Some passengers whose BART train became stuck in the Berkeley Hills tunnel were being treated Wednesday morning for smoke inhalation after the disabled train emerged at Oakland's Rockridge station. Bay Area Rapid Transit spokesman Jim Allison said the train got stuck between the Orinda and Rockridge stations at about 8:30 a.m., after a parking brake apparently deployed accidentally. Passengers reported smelling smoke from the brakes. A technician was able to get the train moving again and passengers were evacuated at the Rockridge station at 9:35 a.m. Some were seen in news footage being removed from the train by paramedics -- one on a stretcher.
NEWS
July 18, 2012 | By Catharine M. Hamm, Los Angeles Times Travel editor
The Transportation Security Administration program that allows prescreened passengers to move more quickly through security is scheduled to expand next week to United Airlines in Terminal 7 at LAX . The program, known as PreCheck, is already in place at LAX for select Delta and American passengers. Under the program, such passengers may not have to remove their shoes or lightweight outerwear or remove their laptop or liquids from their carry-on during screening. “All of our customers absolutely love it,” said Alexandria Marren, senior vice president of network operations for United and United Express, under which security falls.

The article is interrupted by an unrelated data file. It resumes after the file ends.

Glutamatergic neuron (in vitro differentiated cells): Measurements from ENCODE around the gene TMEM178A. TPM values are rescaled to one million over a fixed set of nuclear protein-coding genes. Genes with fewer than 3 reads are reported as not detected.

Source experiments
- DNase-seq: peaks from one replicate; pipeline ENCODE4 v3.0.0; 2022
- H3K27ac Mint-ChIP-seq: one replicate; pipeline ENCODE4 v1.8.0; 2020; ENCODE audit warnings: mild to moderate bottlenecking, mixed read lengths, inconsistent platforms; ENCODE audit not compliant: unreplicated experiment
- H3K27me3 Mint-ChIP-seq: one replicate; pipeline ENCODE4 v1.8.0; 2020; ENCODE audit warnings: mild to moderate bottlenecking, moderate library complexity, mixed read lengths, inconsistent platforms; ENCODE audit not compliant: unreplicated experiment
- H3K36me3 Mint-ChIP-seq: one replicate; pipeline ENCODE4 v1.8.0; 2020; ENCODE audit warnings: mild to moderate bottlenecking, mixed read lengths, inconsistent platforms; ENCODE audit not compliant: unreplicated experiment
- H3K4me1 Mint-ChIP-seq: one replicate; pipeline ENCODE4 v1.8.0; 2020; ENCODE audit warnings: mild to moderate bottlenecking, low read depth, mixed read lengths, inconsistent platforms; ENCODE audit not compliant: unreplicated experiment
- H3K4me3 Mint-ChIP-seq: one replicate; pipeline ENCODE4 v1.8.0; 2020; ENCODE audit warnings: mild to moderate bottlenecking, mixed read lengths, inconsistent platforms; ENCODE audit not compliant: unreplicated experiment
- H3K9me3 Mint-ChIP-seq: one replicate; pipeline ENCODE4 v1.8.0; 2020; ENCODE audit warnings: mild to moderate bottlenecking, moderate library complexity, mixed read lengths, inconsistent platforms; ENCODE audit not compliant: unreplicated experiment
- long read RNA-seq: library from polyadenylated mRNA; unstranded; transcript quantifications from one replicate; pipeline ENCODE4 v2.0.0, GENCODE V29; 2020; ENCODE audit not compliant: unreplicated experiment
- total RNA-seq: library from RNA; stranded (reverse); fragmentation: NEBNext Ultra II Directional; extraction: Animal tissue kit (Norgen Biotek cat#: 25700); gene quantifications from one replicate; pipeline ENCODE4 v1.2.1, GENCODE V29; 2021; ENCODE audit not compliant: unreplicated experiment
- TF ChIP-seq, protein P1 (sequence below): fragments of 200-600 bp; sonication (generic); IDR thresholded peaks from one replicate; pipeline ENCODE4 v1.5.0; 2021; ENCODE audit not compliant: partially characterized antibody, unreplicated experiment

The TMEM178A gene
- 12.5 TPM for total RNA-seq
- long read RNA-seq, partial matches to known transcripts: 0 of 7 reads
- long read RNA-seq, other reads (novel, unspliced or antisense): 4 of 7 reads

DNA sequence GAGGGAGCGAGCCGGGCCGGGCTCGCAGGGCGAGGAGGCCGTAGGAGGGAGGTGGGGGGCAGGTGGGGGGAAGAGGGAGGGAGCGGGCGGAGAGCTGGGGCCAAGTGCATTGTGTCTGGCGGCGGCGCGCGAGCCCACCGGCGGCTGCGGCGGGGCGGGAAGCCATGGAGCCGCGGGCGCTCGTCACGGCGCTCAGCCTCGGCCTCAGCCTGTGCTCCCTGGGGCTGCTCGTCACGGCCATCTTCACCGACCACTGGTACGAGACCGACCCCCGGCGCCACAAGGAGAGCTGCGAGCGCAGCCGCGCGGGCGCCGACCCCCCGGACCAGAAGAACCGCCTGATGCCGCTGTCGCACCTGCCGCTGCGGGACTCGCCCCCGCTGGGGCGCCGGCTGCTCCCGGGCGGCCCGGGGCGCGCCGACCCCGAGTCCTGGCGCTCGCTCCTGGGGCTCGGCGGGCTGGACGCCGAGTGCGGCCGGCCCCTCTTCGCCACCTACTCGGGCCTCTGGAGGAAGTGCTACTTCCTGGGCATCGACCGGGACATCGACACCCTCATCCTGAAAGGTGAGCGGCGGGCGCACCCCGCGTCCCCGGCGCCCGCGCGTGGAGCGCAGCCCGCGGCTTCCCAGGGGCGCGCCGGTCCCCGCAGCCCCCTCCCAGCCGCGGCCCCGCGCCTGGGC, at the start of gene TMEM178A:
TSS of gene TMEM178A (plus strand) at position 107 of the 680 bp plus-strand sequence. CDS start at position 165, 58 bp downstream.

BUSINESS
January 19, 2014 | By Hugo Martin